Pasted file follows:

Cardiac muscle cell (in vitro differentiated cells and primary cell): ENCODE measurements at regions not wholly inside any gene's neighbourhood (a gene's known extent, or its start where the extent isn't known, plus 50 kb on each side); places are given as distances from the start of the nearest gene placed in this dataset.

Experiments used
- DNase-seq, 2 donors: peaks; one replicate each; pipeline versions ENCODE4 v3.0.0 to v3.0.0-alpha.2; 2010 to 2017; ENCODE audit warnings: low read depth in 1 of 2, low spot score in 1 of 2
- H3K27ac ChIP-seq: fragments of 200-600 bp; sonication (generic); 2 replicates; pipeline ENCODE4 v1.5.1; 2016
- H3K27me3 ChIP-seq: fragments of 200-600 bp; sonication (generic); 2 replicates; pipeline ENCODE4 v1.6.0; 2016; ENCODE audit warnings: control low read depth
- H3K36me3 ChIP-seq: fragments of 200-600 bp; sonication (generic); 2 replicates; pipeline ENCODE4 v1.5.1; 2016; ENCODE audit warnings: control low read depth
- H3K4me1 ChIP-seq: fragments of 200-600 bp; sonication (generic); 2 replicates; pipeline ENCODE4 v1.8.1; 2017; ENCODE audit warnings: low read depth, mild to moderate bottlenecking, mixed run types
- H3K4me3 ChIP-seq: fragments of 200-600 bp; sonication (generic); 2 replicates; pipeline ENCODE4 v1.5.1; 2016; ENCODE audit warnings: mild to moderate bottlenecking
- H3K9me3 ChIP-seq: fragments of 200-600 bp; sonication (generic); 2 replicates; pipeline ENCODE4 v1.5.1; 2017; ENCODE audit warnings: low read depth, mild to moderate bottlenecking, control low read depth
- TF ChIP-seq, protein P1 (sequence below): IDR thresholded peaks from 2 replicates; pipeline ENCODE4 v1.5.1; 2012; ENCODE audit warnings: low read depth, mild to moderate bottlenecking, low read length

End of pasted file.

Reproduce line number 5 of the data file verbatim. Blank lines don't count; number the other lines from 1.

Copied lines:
- H3K27me3 ChIP-seq: fragments of 200-600 bp; sonication (generic); 2 replicates; pipeline ENCODE4 v1.6.0; 2016; ENCODE audit warnings: control low read depth